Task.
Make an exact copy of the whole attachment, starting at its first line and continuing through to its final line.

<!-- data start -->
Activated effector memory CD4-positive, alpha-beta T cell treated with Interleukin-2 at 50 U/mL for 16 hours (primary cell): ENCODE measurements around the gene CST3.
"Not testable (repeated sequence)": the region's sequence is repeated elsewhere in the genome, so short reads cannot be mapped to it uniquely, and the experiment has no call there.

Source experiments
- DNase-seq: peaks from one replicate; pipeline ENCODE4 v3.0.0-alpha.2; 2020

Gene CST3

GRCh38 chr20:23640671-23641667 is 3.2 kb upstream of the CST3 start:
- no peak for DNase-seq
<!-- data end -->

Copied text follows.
Activated effector memory CD4-positive, alpha-beta T cell treated with Interleukin-2 at 50 U/mL for 16 hours (primary cell): ENCODE measurements around the gene CST3.
"Not testable (repeated sequence)": the region's sequence is repeated elsewhere in the genome, so short reads cannot be mapped to it uniquely, and the experiment has no call there.

Source experiments
- DNase-seq: peaks from one replicate; pipeline ENCODE4 v3.0.0-alpha.2; 2020

Gene CST3

GRCh38 chr20:23640671-23641667 is 3.2 kb upstream of the CST3 start:
- no peak for DNase-seq